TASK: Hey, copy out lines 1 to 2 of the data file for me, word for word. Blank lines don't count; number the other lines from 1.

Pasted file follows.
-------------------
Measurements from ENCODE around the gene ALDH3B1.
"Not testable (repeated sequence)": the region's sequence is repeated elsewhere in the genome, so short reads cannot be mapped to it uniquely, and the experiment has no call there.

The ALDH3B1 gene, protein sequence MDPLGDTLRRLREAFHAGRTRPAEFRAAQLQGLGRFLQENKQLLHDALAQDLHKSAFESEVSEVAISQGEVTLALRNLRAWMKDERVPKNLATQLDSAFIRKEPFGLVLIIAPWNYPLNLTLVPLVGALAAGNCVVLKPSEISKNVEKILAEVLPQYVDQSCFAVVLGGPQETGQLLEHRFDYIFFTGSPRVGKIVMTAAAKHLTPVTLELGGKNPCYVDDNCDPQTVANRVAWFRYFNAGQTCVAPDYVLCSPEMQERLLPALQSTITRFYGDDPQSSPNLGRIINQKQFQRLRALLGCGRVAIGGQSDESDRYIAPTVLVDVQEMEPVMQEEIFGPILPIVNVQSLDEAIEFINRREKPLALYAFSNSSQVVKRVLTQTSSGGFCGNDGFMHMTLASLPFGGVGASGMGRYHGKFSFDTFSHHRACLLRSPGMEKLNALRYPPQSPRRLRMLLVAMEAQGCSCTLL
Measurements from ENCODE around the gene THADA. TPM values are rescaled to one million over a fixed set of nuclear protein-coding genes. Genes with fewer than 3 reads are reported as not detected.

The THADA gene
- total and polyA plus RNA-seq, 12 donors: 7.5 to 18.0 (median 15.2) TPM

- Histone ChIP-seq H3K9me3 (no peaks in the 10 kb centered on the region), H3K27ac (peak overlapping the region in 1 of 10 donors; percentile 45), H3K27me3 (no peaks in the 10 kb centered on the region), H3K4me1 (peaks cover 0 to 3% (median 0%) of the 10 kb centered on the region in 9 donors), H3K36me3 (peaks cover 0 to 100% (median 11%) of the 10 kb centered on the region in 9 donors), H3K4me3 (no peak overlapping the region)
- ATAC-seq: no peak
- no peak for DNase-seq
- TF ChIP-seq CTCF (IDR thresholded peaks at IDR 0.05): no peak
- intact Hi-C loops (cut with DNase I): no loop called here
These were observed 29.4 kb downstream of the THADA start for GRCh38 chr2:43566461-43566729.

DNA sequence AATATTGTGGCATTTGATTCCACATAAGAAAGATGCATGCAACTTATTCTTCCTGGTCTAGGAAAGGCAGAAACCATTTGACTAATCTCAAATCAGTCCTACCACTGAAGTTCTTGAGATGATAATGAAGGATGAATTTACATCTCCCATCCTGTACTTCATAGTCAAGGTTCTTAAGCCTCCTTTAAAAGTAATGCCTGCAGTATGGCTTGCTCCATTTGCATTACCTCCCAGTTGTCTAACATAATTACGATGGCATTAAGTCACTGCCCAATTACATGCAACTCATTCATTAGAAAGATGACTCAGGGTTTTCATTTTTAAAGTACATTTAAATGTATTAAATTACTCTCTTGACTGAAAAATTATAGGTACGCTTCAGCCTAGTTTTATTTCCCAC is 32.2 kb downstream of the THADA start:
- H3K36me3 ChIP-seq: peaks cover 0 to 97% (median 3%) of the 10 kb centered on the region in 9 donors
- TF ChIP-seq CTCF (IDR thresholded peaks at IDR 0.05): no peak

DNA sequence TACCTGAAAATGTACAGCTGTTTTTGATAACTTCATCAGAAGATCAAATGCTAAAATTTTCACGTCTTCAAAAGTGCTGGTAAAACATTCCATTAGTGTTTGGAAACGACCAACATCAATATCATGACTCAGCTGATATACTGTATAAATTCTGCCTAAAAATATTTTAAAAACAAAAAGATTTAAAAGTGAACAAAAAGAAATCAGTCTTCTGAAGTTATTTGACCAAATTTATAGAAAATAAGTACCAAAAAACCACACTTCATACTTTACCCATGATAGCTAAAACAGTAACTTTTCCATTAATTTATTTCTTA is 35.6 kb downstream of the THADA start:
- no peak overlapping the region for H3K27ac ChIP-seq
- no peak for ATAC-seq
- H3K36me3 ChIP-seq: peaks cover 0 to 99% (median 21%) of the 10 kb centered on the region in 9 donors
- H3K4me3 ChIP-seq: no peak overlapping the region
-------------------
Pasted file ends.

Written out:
Measurements from ENCODE around the gene ALDH3B1.
"Not testable (repeated sequence)": the region's sequence is repeated elsewhere in the genome, so short reads cannot be mapped to it uniquely, and the experiment has no call there.